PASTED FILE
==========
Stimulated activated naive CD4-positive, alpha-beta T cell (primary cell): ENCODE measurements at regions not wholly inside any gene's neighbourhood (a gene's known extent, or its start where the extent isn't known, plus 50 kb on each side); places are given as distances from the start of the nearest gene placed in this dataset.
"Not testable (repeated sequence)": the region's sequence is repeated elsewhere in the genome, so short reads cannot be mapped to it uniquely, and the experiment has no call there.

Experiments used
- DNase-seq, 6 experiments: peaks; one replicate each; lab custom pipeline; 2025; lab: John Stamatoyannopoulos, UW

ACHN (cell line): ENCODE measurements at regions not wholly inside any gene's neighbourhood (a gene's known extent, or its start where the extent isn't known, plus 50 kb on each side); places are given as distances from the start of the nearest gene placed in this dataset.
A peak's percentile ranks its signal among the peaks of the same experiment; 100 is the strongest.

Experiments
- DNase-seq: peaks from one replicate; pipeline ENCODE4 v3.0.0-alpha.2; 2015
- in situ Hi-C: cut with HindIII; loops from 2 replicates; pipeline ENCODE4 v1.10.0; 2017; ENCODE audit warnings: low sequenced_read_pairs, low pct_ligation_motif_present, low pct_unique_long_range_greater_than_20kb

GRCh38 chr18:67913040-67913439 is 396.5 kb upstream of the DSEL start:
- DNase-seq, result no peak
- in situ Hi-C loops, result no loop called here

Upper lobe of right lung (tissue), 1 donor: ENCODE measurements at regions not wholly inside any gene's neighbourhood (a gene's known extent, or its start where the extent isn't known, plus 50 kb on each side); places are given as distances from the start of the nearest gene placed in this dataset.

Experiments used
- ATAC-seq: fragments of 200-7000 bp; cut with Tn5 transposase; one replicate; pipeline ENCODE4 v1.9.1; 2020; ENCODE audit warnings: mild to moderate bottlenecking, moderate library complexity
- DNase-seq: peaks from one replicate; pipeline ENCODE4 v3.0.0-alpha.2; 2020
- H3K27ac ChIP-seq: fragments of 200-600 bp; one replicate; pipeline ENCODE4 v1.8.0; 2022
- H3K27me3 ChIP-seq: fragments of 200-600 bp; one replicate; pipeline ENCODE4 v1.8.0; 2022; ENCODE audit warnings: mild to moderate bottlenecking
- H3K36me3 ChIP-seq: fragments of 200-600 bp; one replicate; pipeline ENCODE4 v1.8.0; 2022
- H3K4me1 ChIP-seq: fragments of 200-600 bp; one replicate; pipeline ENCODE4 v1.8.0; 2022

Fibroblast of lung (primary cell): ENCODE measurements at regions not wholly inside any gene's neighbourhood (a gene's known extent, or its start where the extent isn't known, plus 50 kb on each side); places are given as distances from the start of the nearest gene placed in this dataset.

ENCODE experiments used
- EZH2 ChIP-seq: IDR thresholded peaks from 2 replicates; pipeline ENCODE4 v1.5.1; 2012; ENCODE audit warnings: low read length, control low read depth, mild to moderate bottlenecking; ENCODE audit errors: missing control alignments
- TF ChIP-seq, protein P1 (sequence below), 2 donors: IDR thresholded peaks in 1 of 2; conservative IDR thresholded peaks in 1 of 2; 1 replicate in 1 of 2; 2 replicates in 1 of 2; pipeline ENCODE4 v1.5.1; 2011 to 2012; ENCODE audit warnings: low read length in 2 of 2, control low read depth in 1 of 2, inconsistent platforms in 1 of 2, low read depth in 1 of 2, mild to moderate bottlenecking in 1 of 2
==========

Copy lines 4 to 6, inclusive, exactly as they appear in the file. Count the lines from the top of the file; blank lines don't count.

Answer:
- DNase-seq, 6 experiments: peaks; one replicate each; lab custom pipeline; 2025; lab: John Stamatoyannopoulos, UW

ACHN (cell line): ENCODE measurements at regions not wholly inside any gene's neighbourhood (a gene's known extent, or its start where the extent isn't known, plus 50 kb on each side); places are given as distances from the start of the nearest gene placed in this dataset.
A peak's percentile ranks its signal among the peaks of the same experiment; 100 is the strongest.